Savemart also sells Kerrygold butter, but charges $3.99 per 8oz block. Although I can walk to Savemart and eliminate gas, the same quantity of butter costs will end up costing me $11.97.
Is Costco worth the drive? In this case, yes. And of course 9 times out of 10 there’s more to my shopping list than just butter, so there is more to save. But still, consider the things you buy and where you buy them from. Is it really worth driving “all the way to _____” for a certain item?
Better yet, is it worth any drive for just ONE item on your shopping list? Or are you spending more in gas just getting to and from the store?
Just food for thought…
Of course there’s more to my “master plan strategy” than just knowing how much it costs to get from A to B, but it’s an important piece to the larger puzzle. Maybe it would be worth your while to look at shopping at other stores in the area. Maybe driving to the discount grocery store across town isn’t really saving you any money over the nice grocery store nearby. Maybe you really could be saving more money with a bulk warehouse membership – even if it’s far and you drive only once a month.
Again, just food for thought…
My Simple Strategy for Saving Time and Gas While Shopping
(1) Start with a FOOD plan.
Every food plan should always include these four items:
- meal plan
- shopping list
- a shopping list, shopped from the kitchen
- a short review the weekly circulars
The goal is to know what you’re eating, know what’s on sale (and what isn’t) and where you can find the best deal for the items on your list (AFTER you’ve shopped your own kitchen).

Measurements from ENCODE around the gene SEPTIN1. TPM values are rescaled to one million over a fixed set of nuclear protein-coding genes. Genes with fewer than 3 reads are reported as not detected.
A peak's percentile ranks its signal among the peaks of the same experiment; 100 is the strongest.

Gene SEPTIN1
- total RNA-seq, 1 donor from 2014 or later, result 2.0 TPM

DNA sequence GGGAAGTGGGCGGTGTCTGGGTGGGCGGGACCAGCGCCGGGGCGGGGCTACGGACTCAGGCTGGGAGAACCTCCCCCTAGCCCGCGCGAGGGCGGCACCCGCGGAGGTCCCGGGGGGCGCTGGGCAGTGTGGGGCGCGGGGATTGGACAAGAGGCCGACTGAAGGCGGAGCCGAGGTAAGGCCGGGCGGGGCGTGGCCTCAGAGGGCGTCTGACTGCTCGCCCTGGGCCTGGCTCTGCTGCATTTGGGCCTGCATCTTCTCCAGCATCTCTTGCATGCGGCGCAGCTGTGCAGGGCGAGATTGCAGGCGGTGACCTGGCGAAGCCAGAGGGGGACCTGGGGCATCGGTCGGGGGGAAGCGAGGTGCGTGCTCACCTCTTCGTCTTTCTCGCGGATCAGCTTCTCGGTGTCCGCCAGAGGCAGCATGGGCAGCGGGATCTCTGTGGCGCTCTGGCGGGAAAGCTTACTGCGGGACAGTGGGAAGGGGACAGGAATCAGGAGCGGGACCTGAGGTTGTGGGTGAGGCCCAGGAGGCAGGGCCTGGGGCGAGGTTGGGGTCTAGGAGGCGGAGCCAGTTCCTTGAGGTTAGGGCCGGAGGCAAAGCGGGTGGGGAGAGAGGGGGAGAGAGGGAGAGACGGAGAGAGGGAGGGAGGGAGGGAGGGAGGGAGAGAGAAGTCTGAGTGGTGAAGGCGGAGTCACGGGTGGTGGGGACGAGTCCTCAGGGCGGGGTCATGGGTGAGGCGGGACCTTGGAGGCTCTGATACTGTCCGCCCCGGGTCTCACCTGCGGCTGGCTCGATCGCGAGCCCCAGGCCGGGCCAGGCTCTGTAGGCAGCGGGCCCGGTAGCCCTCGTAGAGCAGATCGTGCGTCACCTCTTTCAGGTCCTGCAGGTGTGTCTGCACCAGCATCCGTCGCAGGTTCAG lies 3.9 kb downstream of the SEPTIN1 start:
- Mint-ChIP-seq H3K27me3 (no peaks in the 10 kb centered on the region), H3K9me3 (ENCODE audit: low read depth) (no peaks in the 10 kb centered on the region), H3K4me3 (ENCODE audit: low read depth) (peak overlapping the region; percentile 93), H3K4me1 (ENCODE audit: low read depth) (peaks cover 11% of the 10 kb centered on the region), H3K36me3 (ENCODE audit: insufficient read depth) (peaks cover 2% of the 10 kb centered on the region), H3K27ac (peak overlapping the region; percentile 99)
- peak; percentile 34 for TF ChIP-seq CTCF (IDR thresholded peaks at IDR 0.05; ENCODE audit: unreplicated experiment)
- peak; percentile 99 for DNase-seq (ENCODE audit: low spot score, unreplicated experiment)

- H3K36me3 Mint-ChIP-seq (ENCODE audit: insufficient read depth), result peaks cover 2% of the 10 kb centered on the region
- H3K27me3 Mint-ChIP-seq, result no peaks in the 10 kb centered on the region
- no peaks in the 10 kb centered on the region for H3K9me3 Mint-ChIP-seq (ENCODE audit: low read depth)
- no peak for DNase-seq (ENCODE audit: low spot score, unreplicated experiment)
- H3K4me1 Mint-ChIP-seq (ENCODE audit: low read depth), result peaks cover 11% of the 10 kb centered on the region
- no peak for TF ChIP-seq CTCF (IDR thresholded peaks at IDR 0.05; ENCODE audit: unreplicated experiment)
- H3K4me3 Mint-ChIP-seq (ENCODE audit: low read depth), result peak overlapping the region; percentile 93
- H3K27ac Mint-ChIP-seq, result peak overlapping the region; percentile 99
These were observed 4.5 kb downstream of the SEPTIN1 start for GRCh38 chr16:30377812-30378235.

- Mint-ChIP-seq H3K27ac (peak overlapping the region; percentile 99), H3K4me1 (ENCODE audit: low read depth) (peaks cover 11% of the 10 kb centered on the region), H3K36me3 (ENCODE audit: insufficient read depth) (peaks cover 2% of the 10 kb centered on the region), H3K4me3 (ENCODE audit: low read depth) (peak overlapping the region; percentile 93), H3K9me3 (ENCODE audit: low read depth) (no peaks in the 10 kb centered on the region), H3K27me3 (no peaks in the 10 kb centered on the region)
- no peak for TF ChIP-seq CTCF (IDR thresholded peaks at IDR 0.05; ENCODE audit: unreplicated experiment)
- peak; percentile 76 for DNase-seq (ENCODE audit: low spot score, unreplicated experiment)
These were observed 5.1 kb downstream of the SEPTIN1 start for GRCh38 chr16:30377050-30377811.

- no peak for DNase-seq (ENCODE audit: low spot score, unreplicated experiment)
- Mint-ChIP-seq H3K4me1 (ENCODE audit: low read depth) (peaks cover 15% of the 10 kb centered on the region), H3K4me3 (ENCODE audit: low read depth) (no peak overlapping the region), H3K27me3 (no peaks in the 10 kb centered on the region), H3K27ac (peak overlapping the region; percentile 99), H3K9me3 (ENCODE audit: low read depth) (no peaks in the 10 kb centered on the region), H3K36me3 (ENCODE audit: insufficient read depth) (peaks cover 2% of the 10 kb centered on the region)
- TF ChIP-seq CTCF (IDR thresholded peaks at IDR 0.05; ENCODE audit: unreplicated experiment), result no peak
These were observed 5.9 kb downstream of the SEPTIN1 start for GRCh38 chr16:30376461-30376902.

By the way, if you don’t have one already, I highly recommend creating a price book to keep track of the best prices in your area. It only takes a few minutes of your time, and can really save a lot over time.
(2) Don’t shop EVERY store…
…especially the ones that are far away. You can make the exception to shop the far away stores when you have another reason (or two) to make the drive, but try to keep those trips to just once a month or even every two months. Seeing how much it costs you JUST to drive to the store should make the resistance a bit easier.
With your shopping list marked up and a general idea of who has the best deal on each item, go through the list and see if you can reduce the stores you’re shopping at. The goal is to only shop the 2-3 stores that are the closest to your home that, once you’re done shopping, will have allowed you to completely shop the entire list.
I know this might not be possible for everyone, but truly give it your best shot. If you can’t find what you’re looking for on sale, consider substituting for something else or make do with what you have. Do NOT make a special trip to a store that’s out of the way for just one ingredient!
(3) Shop once a week with a SHOPPING plan.
So you’ve got your meal plan, shopping list and know what’s on sale and where. Next up is to map out where you’re going. There’s only two options here: Start with the furthest store and work home, or start at home and work to the furthest store.